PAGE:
These underwhelming peasant buildings, now known from many parts of the peninsula, are, however, to be interpreted with care. The faunal and palaeobotanical data reveal a substantive household economy with a mixture of cattle, sheep and pigs and an emphasis upon legumes, that only with the increasing seigneurial administration of the twelfth and thirteenth centuries noticeably begins to include additional food resources from the wild birds and mammals that populate the plain. The material culture affirms this picture of an effective domestic economy, with loom weights having pride of place. Apart from these household accountrements, a considerable range of locally made cooking wares is complemented by imported soapstone from Alpine sources for specialized purposes. Imported glazed wares are also present. But it is the prolific numbers of metal items, the miscellany of small metal and bone objects, and, above all, the imported glassware (wine glasses and beakers) that betray the real measure of daily life in this community. These peasants belonged to a manorial regime but enjoyed some liberties within the emergent regional markets of north Italy during the later ninth and tenth centuries.
As Saggioro and his colleagues show, Nogara was hardly exceptional. Field surveys of the immediate region (described in certain detail) indicate the (predictable) rise and fall of Roman settlement regimes, followed by the growth of a medieval settlement system that, in some respects, much altered, underpins the present arrangement of sites. But it is the emergence of the mid ninth - to tenth-century village that commands Saggioro's interest. Like other villages from this period with simple peasant dwellings, especially from Tuscany,  the archaeology provides a rich conspectus that offers a complimentary perspective of the laconic textual observations of this period. Just as Francovich envisaged forty years ago, at Nogara and other similar Italian villages, the limitations of the architecture are counter-weighted against the effects of the first regional marketed medieval commodities. While coins are absent, the material evidence of these commodities is undeniable, throwing into relief the simple dwellings occupied by the community at this time.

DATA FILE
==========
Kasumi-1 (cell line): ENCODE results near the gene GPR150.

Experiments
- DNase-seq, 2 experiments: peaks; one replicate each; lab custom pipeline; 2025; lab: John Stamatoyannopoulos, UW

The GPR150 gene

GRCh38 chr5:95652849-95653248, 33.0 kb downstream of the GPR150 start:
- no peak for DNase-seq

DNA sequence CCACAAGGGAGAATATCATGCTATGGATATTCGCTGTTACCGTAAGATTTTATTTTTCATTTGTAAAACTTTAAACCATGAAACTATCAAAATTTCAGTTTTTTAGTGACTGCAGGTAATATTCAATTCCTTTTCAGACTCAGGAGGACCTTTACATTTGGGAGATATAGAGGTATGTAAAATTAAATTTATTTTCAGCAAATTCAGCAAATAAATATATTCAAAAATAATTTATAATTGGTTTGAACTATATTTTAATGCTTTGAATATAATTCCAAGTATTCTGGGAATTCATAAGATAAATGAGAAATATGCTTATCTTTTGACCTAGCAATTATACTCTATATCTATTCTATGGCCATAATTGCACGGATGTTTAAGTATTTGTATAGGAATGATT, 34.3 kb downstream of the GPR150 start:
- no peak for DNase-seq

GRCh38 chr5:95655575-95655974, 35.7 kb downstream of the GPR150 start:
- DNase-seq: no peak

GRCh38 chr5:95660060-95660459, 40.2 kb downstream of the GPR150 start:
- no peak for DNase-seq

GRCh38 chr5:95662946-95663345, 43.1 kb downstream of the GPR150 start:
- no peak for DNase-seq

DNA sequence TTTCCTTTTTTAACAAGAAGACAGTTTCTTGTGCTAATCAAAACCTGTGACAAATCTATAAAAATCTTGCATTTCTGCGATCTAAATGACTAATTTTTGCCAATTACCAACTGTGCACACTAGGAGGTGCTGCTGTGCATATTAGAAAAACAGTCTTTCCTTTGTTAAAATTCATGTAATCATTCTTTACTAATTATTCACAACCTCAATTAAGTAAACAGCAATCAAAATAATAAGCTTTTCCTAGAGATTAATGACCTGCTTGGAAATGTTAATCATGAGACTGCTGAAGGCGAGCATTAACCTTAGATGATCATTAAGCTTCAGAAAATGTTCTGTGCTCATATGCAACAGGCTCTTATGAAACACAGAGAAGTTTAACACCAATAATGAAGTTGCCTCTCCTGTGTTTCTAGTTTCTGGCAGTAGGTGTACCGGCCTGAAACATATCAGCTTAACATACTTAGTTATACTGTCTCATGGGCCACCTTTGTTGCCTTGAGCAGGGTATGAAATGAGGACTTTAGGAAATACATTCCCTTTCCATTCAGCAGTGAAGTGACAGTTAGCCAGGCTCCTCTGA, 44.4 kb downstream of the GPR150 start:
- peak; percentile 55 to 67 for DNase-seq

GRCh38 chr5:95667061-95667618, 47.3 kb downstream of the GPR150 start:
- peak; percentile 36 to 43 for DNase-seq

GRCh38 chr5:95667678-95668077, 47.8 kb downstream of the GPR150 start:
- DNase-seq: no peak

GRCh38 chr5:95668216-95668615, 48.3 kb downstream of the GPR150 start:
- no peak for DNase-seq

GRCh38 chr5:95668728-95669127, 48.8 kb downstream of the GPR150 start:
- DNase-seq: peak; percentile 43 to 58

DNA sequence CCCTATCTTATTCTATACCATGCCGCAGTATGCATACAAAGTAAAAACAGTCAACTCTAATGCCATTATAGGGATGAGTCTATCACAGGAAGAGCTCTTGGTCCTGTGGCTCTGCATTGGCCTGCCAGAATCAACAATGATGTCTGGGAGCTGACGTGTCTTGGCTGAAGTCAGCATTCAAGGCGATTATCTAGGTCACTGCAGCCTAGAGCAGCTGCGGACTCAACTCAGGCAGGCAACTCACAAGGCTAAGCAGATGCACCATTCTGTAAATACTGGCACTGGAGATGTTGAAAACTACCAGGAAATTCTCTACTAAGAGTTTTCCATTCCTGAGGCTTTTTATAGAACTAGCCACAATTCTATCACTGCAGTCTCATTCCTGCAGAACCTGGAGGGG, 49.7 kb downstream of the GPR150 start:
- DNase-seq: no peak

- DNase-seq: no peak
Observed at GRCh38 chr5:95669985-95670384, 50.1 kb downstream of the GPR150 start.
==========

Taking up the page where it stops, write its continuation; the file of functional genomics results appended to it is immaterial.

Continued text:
This richly illustrated excavation report provides a compelling description of peasant life and its ecological conditions as the Middle Ages took shape towards the end of the first millennium. A well-executed excavation is cogently explained, and more importantly situated within the evidence for its economy and environment. The pioneers of medieval archaeology in Italy could have asked for no more. This exemplary investigation of a village lays bare how important the material evidence is, given how peremptory the documentary resources actually are. Saggioro and his colleagues should be heartily complimented for their diligence and above all for providing another, material chapter, for the making of the Middle Ages.
1. S. Gelichi, ed., Quarant'anni di archeologia medievale in Italia, Florence: All'Insegna del Giglio, 2014.
2. M. Cagiano de Azevedo, "L'insegnamento dell'archeologia medievale in Italia," in Tavola rotonda sulla archeologia medievale (Rome, Istituto Nazionale di Archeologia e Storia dell'Arte, 1976), 9-13, at 11.
3. G. & H. Bresc, "La pratica dell' archeologia medievale," in Tavola rotonda sulla archeologia medievale (Rome, Istituto Nazionale di Archeologia e Storia dell'Arte, 1976), 22-28, at 28.
4. R. Francovich and G. Vannini, "Intervento," in Tavola rotonda sulla archeologia medievale (Rome, Istituto Nazionale di Archeologia e Storia dell'Arte, 1976), 108-10.
5. B. Bianchi, "Building, Inhabiting and 'Perceiving' Private Houses in Early Medieval Italy," Arquelogía de la Arquitectura 9 (2012), 195-212.